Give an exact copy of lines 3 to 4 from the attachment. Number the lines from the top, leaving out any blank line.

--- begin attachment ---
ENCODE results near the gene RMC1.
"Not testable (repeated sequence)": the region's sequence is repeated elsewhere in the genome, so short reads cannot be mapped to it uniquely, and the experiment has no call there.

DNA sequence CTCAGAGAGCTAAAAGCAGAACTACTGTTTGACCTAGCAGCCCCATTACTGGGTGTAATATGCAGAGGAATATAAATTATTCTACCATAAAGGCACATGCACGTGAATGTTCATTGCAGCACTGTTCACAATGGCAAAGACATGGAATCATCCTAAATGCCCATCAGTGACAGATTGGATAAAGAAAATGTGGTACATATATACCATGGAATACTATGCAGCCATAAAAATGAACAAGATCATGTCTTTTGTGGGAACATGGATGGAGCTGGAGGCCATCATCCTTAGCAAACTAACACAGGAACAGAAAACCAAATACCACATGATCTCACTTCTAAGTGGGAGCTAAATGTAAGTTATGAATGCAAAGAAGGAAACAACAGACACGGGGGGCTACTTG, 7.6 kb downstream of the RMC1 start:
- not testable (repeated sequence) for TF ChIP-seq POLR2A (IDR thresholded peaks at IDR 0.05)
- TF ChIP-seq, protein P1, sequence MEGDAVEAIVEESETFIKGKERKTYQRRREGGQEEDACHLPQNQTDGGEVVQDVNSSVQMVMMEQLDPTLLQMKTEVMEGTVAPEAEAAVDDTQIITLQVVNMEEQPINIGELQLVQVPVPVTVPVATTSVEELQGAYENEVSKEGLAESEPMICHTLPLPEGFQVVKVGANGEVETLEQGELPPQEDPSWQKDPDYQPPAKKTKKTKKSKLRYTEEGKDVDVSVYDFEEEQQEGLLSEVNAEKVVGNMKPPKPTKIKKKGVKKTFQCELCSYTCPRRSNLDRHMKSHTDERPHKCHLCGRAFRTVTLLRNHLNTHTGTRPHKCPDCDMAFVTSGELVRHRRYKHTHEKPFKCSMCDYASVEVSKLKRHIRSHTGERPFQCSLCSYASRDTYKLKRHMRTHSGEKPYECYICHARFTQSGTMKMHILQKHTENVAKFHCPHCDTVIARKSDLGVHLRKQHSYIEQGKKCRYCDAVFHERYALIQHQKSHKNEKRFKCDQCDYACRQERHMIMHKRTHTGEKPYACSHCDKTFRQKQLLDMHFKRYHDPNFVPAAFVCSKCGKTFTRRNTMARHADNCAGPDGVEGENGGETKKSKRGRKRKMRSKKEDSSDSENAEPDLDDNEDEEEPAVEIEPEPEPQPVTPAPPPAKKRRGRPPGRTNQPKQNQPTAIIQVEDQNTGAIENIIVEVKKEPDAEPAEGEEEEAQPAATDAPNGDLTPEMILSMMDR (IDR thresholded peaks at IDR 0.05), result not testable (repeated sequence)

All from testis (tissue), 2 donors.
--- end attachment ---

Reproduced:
DNA sequence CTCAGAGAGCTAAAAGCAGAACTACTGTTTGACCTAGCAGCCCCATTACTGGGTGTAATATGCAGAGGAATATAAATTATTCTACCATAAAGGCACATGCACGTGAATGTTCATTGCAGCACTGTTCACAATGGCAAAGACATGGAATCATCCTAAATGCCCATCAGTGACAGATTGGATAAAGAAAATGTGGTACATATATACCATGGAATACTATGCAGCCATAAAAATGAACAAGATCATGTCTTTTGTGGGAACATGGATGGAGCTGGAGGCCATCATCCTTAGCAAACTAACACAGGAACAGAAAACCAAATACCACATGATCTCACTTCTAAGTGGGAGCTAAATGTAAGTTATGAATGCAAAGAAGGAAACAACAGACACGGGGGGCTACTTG, 7.6 kb downstream of the RMC1 start:
- not testable (repeated sequence) for TF ChIP-seq POLR2A (IDR thresholded peaks at IDR 0.05)